The New FCC Rules On Net Neutrality
“The principle that all Internet content should be treated equally as it flows through cables and pipes to consumers looks all but dead,” wrote Edward Wyatt of the New York Times last week in response to the Federal Communication Commission’s (FCC) new proposed Internet rules. In a story originally broke by the Wall Street Journal, these new rules would make it so that big telecommunication companies such as Comcast, Verizon, and AT&T could charge providers of Internet content, everyone from Google down to the home blogger, for special, faster lanes to reach users. Web users trying to go those sites that haven’t pay the fee could experience much slower, much less reliable delivery.
This type of set-up would be major blow to the concept of network neutrality. Network neutrality, in the words of open Internet attorney Marvin Ammori, is the idea that telecommunication companies,
“[must be] neutral and users don’t need anyone’s permission to invent, create, communicate, broadcast, or share online. The neutral and level playing field provided by permissionless innovation has empowered all of us with the freedom to express ourselves and innovate online without having to seek the permission of a remote telecom executive.”
Sounds nice, right? Well, unfortunately, network neutrality has had a rocky last couple of months. First a federal appeals court struck down the previous FCC rules which had established network neutrality as the norm, saying that under the Internet’s current designation as an Information Service – not a vital utility – the FCC couldn’t force telecoms to be neutral (though the court did say that the FCC could re-designate the Internet as a “Common Carrier,” which would allow it to regulate Internet providers more closely).
Then in February there was the announcement of the Comcast – Time Warner Cable merger, which would consolidate almost 40% of U.S. Internet users into the hands of a single company. With such a massive share of the market, monopolistic tendencies such as increased fees and neglect of necessary infrastructure upgrades would likely occur, amounting to even further deteriorations in service than a lot of users already experience.
And so for advocates of an open Internet looking for strong action by the FCC to counter the growing power of big telecoms, these new rules come as a shocking about-face. Up until recently, regulators had fought against this type of pay-for-fast-lane arrangement, with the logical fear that such a toll would give big companies who could afford to pay an unfair edge in reaching consumers. This was the point of the 2010 Open Internet Order. And President Obama for years has insisted that he supports network neutrality. What gives?
Open Internet advocates immediately took to arms. Todd O’Boyle, program director of Common Causes’s Media and Democracy Reform Initiative responded saying, “If it goes forward, this capitulation will represent Washington at its worst.” Public Knowledge’s Michael Weinberg similarly denounced the new rules. Senator Bernie Sanders has come out against them, and several open Internet advocates, including Marvin Ammori, recently hosted a Reddit forum on how network neutrality can be saved.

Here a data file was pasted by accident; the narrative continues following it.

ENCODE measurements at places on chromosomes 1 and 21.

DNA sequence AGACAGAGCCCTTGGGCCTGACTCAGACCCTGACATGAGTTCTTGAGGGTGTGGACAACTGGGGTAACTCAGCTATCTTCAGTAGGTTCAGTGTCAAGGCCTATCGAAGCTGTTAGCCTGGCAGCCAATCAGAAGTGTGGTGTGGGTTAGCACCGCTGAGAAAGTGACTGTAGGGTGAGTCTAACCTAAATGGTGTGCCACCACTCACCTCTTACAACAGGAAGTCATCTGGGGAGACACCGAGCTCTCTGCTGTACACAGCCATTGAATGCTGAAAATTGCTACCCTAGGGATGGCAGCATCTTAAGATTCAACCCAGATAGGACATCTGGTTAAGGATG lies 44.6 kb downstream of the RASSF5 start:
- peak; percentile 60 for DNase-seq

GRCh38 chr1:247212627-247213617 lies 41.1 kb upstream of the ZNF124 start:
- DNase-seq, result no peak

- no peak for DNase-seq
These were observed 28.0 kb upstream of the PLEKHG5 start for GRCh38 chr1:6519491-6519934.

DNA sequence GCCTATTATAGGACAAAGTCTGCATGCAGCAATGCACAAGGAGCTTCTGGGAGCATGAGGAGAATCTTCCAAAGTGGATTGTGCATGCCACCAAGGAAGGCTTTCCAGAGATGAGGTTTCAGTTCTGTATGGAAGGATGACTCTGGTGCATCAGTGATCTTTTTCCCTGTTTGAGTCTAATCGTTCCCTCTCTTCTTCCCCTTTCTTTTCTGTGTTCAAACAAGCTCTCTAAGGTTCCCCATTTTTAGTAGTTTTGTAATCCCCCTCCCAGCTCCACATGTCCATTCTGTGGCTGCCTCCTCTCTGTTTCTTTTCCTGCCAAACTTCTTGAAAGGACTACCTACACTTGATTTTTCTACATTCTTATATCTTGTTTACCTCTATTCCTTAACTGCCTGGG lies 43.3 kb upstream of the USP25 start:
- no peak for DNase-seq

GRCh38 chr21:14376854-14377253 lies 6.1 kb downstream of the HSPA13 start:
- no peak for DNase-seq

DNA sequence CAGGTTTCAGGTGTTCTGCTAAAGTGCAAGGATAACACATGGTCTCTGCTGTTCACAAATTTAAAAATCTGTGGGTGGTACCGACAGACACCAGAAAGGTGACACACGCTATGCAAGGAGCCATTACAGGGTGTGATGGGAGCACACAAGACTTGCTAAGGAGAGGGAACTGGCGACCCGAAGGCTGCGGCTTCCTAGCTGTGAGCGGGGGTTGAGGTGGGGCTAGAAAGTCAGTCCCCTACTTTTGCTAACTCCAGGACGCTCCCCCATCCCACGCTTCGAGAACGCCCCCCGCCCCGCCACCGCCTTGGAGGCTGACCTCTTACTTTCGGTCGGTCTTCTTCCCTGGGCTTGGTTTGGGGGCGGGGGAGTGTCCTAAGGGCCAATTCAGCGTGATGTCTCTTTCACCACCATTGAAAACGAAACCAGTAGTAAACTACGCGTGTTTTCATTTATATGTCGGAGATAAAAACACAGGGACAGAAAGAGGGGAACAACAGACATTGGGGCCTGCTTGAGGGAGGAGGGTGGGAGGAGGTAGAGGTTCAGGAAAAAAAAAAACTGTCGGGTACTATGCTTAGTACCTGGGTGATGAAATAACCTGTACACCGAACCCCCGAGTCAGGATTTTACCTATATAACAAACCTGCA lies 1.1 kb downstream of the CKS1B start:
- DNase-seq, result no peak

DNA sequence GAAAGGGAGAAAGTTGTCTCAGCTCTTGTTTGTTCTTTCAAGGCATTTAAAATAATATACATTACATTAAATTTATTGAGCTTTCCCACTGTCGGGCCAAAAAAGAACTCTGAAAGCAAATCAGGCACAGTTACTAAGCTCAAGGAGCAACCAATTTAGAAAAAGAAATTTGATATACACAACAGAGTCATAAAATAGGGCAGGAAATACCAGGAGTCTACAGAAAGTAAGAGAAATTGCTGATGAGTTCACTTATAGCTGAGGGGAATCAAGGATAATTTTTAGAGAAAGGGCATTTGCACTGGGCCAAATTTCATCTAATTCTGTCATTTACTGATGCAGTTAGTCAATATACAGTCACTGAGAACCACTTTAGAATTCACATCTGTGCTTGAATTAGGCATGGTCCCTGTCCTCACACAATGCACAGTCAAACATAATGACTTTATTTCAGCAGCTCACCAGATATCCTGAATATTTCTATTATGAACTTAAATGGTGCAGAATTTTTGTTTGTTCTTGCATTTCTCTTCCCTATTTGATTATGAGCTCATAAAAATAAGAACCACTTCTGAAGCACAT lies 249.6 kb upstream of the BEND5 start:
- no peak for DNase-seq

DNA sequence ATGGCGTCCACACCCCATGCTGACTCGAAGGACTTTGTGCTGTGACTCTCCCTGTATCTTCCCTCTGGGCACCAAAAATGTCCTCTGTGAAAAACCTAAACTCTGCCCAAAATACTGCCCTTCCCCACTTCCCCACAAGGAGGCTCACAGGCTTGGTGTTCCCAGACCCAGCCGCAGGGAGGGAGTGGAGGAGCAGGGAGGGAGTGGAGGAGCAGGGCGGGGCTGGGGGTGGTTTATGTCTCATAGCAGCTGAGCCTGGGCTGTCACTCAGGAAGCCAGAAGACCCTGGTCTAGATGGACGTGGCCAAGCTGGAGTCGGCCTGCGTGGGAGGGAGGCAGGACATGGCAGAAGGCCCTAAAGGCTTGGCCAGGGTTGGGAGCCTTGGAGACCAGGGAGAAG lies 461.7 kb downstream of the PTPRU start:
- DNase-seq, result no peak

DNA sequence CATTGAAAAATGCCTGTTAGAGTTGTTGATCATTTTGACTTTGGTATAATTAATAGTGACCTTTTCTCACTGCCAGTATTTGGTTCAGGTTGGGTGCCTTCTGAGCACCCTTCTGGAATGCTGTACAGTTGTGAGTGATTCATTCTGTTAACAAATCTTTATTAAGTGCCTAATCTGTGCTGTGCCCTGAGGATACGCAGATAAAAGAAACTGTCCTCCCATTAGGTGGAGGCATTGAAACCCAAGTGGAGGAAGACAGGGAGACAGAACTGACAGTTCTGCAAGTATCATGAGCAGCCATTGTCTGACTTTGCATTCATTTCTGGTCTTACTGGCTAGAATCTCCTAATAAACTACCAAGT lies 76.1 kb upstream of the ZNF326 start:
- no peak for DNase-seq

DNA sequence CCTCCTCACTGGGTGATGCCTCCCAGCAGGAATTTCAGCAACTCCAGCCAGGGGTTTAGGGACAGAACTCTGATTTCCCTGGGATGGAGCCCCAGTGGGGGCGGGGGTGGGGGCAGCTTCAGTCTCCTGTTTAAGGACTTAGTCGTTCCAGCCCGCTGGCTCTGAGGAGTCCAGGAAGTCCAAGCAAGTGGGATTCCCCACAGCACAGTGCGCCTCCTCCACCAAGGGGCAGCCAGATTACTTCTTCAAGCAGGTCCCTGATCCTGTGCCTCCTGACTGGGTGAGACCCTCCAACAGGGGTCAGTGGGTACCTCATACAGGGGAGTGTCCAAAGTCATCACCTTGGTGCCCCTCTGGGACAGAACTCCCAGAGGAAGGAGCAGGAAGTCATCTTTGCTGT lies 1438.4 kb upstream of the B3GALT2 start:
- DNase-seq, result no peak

Meanwhile the FCC chairman, Tom Wheeler, defiantly rejected the notion that this new set up is “gutting the open Internet rule.” Rather, in a blog response to the uproar, he maintained that “behavior that harms consumers or competition will not be permitted.” Furthermore, the FCC would only allow those arrangements that were “commercially reasonable.”
Let’s think about this for a minute: by charging companies to be able to reliably reach Internet users, this increased cost will likely be passed along to the consumer. Telecoms: 1, consumers/competition: 0. And for those companies that don’t pay the extra fee, it’s anyone’s guess how well their web service will work. Telecoms: 2, consumers/competition 0.
And, what about the fact that you, the consumer, are paying telecoms for Internet access? Shouldn’t you be able to surf around and use the legal Internet pretty much however you want? Not necessarily if these new rules are approved.
Needless to say, the FCC has received so much blowback since the announcement, that they set up an email box far ahead of schedule where people can send comments about the new rules – firstname.lastname@example.org. Good. The new rules truly constitute the biggest threat against network neutrality in years, and anyone who cares about the Internet as we know it should be deeply concerned with these developments.
The official version new rules will be released to the public on May 15th, and they are likely to be put for a full FCC vote by the end of the year. So pick up that phone, contact your representative, flood that FCC email account with messages, vote on this Civinomics initiative, do whatever you can to make clear that the Internet needs to remain an open and neutral playing ground and that these new rules should be rejected.